Fulbright professor studies fat cells in plants

Alejandro Barbieri, associate professor in the Department of Biological Sciences, has been awarded a 2012-2013 Fulbright Scholar Program fellowship.

Administered by the Council for International Exchange of Scholars, the Fulbright Scholar Program is the U.S. government’s flagship academic exchange effort. It sends approximately 800 American faculty and professionals each year to 140 countries to lecture, teach and conduct research.

Originally from Buenos Aires, Barbieri attended the Universidad Nacional de San Luis in Mendoza, Argentina. He earned a bachelor’s degree in chemistry and  master’s and doctorate degrees in biochemistry. He joined FIU in 2004 as an assistant professor of biology.

“I learned by word of mouth from colleagues here in the states that FIU is one of the country’s top minority-serving institutions,” Barbieri said. “That really attracted me to the university. I knew that I wanted to be a part of an institution that has these great learning and research opportunities for underserved groups.”

Barbieri’s research focuses on cellular biology, including the processes of endocytosis, phagocytosis and signal transduction. As part of the Fulbright program, he is visiting the Universidad Mayor de San Simon in Cochabamba, Bolivia. Barbieri is conducting cell biology and phytochemical research examining the role of native plant extracts on the in vitro development of fat cells.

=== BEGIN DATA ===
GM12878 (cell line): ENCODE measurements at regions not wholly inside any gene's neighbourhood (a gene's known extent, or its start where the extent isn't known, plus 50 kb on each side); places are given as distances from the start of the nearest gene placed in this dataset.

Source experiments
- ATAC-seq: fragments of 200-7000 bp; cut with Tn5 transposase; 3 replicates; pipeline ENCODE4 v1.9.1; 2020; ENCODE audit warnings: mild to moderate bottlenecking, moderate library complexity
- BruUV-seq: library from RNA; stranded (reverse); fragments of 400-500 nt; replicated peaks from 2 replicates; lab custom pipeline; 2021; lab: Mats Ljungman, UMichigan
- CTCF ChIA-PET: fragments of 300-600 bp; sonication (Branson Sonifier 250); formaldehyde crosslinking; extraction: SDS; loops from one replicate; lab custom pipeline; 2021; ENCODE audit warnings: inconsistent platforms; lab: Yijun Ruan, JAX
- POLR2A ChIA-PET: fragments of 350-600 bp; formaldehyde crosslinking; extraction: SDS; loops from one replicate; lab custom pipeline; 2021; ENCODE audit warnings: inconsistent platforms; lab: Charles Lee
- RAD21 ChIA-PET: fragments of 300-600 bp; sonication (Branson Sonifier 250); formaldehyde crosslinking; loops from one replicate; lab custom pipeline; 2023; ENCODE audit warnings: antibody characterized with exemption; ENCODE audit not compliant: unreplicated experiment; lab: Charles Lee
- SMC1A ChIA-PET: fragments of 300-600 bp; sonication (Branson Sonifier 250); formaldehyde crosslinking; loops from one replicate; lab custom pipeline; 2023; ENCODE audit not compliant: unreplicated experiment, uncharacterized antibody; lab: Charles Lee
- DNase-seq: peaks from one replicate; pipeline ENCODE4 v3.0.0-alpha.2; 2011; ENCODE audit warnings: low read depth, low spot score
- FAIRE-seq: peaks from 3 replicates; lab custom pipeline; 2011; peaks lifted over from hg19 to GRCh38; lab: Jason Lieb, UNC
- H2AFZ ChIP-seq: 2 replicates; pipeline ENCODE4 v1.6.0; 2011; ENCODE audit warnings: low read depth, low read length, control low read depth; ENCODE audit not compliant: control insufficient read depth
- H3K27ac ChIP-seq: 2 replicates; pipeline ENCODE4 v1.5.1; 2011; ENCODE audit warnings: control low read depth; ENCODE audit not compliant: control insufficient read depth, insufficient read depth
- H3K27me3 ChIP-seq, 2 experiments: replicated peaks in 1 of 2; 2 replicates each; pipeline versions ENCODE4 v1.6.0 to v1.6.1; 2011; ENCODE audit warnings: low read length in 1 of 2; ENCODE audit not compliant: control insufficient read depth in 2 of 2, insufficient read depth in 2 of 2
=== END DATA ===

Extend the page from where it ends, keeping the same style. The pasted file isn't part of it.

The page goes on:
“Plants produce organic compounds called secondary metabolites,” Barbieri said. “I’ll work with university researchers to isolate these compounds to see which ones can block fat formation in plant cells. This type of research can help, in the long run, with the development of medications that can block fat formation in humans. Plants are ideal because we can see the secondary effects on them instead of on human patients.”

Barbieri is also teaching a graduate-level course and conducting a workshop in molecular and cellular biology in the university’s biotechnology center.

“I love to teach,” Barbieri said. “I think it’s important for us educators to promote the many exchange opportunities available to students and faculty. These programs build bridges. We need to cross cultures and boundaries and work with each other in order to learn from each other.”

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